Wednesday, November 01, 2006

EDITORIAL – Young and unemployed

The Philippine Star

Despite modest economic growth, the country isn’t producing enough employment opportunities. Adults can cope with this by finding jobs overseas. Most young workers do not have such opportunities. And they are the worst hit by the lack of jobs in developing countries, according to the International Labor Organization.

The ILO reported that youth unemployment is on the rise in developing countries, where young workers account for a greater proportion of the labor force than adults. From 1995 to 2005, the number of unemployed youths aged 15 to 24 jumped from 74 million to 85 million worldwide, the ILO reported.

The problem is slightly different in the Philippines, where laws against child labor ban adolescents and people in their late teens from joining the workforce. Yet youths can be seen working in farms and in hazardous places such as mines and makeshift firecracker factories. Poverty drives many families to make every able-bodied member earn his or her keep, with even girls working as housemaids. More unfortunate children are sold for sex.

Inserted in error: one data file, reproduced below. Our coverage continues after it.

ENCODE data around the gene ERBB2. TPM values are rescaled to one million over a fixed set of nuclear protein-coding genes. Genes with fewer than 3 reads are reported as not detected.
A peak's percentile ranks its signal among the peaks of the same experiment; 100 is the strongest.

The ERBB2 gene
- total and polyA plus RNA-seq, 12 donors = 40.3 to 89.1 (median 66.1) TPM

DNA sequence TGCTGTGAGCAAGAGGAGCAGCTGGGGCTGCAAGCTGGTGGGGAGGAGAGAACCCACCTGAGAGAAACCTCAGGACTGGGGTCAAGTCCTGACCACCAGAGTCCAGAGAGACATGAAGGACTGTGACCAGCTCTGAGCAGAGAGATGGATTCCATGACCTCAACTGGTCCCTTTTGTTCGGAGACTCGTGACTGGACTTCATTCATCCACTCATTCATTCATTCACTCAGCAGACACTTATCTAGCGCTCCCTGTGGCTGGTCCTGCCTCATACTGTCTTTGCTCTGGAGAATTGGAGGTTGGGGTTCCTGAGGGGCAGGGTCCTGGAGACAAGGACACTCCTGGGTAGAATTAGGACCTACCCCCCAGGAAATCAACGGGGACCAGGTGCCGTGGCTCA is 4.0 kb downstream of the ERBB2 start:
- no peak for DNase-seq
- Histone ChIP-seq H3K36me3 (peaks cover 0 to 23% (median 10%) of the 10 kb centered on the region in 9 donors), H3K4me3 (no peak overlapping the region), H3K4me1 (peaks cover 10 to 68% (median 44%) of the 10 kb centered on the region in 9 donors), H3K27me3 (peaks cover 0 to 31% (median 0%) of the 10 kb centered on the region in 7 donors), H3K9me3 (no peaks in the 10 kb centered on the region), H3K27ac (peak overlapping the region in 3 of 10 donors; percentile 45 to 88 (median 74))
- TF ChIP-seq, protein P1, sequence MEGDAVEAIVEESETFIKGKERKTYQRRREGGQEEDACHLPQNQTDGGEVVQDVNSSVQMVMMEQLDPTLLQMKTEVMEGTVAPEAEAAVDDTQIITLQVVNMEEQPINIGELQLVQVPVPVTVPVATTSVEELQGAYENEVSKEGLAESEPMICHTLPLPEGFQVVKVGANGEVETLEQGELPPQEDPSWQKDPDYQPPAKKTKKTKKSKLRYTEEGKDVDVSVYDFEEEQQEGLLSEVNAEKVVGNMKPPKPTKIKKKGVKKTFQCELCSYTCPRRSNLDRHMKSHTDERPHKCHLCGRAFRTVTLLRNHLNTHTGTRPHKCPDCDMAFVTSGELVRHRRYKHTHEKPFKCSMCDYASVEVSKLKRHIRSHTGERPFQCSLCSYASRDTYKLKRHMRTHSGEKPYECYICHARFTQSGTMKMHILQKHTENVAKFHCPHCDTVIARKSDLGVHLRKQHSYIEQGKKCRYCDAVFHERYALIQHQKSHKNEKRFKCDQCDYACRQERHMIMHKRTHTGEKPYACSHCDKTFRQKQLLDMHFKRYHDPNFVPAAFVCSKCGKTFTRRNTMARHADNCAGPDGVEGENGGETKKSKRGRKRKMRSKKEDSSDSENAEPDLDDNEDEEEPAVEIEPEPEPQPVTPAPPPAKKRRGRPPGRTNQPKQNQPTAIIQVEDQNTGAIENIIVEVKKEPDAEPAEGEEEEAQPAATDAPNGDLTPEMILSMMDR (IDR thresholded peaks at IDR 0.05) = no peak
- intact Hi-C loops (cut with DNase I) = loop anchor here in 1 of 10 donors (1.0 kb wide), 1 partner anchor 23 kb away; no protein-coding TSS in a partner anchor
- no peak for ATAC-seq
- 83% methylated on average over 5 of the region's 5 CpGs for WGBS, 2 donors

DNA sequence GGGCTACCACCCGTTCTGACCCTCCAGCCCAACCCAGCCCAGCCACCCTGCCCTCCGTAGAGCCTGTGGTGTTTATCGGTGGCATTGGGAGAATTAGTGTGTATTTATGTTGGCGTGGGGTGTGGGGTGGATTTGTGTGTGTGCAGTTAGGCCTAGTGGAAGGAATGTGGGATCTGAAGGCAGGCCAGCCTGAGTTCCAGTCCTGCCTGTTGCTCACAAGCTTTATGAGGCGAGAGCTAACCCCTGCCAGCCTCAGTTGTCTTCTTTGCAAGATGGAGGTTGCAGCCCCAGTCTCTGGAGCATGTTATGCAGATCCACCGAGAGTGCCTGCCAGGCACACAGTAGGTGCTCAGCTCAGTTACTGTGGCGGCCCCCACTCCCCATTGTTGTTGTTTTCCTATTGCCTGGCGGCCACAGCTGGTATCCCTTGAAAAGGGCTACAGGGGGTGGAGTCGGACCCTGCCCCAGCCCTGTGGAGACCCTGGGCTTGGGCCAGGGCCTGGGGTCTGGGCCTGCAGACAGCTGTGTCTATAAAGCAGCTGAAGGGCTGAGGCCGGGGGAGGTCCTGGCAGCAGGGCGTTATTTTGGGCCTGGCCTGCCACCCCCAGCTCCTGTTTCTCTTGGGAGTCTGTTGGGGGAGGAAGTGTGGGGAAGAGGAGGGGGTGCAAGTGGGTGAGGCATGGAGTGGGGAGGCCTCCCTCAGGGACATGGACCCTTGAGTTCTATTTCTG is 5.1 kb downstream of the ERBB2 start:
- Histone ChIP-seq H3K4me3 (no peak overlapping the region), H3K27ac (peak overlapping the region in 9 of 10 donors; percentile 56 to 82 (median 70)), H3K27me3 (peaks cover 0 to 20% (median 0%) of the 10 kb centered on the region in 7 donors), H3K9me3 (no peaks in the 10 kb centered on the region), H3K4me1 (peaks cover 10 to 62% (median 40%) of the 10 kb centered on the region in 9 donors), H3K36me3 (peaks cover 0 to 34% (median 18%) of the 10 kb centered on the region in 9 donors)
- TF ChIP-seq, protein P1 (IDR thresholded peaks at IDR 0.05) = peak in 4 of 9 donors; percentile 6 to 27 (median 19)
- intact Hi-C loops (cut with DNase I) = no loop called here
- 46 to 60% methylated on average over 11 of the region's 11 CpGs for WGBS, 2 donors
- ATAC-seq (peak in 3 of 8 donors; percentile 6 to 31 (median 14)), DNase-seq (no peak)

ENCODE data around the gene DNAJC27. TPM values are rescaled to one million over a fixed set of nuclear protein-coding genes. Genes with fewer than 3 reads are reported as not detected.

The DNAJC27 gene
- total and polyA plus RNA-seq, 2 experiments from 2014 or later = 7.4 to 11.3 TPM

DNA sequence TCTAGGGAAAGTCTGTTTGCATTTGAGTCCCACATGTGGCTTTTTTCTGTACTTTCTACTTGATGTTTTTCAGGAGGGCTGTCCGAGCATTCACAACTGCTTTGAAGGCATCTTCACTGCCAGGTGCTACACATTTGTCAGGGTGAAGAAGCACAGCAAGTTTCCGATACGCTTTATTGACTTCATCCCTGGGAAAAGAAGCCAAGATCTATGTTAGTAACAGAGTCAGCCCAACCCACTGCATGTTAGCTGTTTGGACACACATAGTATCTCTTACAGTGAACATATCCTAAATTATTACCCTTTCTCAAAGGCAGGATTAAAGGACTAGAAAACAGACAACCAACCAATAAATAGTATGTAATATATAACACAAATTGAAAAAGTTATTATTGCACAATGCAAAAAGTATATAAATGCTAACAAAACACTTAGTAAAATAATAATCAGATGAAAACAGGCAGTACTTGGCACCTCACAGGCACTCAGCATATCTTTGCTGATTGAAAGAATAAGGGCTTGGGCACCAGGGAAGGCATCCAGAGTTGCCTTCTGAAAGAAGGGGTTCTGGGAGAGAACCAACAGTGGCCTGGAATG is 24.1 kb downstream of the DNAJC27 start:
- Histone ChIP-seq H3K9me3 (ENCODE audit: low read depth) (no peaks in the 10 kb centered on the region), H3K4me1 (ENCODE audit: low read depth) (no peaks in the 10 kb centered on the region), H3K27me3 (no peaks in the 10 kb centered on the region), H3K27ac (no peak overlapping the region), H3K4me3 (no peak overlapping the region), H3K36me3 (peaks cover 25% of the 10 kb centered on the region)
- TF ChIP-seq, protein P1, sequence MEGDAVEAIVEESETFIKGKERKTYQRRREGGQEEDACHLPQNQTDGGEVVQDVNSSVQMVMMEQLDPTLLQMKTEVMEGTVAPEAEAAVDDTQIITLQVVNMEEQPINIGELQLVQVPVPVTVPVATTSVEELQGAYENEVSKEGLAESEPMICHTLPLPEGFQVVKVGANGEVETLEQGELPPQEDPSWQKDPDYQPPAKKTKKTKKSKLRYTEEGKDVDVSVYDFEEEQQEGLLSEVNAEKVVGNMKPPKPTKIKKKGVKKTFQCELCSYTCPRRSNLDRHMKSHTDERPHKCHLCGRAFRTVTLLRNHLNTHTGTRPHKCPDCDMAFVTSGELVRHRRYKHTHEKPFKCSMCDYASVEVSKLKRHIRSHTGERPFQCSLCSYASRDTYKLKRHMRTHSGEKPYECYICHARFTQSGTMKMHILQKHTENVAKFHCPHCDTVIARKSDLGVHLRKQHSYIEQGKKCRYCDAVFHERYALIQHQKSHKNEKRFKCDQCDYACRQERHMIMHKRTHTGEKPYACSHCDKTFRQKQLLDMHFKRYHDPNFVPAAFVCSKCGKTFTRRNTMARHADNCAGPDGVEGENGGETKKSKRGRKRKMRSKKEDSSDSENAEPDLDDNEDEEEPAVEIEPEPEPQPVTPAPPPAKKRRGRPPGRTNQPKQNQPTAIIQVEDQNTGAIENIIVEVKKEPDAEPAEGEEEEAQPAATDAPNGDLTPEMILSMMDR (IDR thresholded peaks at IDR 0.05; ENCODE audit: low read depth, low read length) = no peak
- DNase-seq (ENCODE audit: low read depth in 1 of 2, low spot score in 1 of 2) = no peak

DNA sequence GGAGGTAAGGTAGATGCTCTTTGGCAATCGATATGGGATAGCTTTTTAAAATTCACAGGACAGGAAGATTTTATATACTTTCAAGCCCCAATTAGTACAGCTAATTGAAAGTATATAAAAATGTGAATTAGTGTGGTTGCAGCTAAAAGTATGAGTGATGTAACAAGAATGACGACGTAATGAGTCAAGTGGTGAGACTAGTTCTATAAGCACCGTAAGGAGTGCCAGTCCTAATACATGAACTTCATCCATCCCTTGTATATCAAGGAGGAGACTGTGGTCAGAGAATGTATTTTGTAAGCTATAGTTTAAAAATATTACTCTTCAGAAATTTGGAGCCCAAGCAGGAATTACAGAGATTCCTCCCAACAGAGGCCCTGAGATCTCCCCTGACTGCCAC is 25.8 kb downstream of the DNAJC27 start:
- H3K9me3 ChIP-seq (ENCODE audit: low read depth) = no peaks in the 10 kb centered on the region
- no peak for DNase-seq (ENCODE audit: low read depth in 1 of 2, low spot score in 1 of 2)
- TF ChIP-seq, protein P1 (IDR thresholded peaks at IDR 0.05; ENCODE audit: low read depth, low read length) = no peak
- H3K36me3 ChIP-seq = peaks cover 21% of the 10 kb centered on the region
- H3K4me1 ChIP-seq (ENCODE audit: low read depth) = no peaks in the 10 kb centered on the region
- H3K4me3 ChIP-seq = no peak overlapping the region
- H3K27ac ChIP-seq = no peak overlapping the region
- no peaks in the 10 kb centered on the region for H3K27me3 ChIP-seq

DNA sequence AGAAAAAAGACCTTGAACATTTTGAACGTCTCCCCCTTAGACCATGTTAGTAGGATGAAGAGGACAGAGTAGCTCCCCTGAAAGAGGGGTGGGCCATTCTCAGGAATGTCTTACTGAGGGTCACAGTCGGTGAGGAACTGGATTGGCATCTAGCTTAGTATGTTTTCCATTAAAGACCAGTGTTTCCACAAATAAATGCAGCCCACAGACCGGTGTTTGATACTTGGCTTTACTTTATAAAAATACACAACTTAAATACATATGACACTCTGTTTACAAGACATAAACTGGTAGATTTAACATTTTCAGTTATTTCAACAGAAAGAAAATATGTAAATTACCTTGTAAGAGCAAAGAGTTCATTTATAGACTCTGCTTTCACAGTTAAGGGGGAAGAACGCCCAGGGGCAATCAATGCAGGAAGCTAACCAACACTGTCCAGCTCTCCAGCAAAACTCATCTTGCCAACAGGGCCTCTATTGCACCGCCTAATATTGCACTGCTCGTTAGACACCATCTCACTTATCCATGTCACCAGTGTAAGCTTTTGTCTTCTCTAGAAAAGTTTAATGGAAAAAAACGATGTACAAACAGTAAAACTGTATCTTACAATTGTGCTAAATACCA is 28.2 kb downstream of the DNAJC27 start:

For those who are old enough to work legally, however, there aren’t enough jobs in this country. The ILO said the highest youth unemployment rate was registered in Metro Manila and Southern Tagalog. Most of the unemployed were college undergraduates followed by high school and college graduates. The ILO attributed this to the deteriorating quality of Philippine education, discriminatory hiring practices and weak linkages between education and training institutions.

The government can address the problem with some help from the private sector. Programs can be developed to provide short-term training for youths so they can quickly enter the workforce in sectors where they are needed. Such employment opportunities can also be designed to allow young workers to pursue higher education or vocational training. There are many employment opportunities for young and able-bodied workers. With some training and coordination with the private sector, more young people can enter the workforce.

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